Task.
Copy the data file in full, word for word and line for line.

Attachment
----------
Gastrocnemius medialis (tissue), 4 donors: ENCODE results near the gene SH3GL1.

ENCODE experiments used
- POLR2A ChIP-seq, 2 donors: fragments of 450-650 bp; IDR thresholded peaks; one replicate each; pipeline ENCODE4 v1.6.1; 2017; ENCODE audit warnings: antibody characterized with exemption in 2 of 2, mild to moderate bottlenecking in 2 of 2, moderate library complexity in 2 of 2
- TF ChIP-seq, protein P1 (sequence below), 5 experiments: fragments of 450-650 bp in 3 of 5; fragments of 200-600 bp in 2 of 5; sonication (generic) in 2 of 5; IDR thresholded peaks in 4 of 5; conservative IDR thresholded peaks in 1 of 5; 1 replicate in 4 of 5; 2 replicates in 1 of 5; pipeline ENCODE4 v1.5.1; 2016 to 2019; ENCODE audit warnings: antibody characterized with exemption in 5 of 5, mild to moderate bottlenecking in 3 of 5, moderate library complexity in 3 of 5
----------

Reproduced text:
Gastrocnemius medialis (tissue), 4 donors: ENCODE results near the gene SH3GL1.

ENCODE experiments used
- POLR2A ChIP-seq, 2 donors: fragments of 450-650 bp; IDR thresholded peaks; one replicate each; pipeline ENCODE4 v1.6.1; 2017; ENCODE audit warnings: antibody characterized with exemption in 2 of 2, mild to moderate bottlenecking in 2 of 2, moderate library complexity in 2 of 2
- TF ChIP-seq, protein P1 (sequence below), 5 experiments: fragments of 450-650 bp in 3 of 5; fragments of 200-600 bp in 2 of 5; sonication (generic) in 2 of 5; IDR thresholded peaks in 4 of 5; conservative IDR thresholded peaks in 1 of 5; 1 replicate in 4 of 5; 2 replicates in 1 of 5; pipeline ENCODE4 v1.5.1; 2016 to 2019; ENCODE audit warnings: antibody characterized with exemption in 5 of 5, mild to moderate bottlenecking in 3 of 5, moderate library complexity in 3 of 5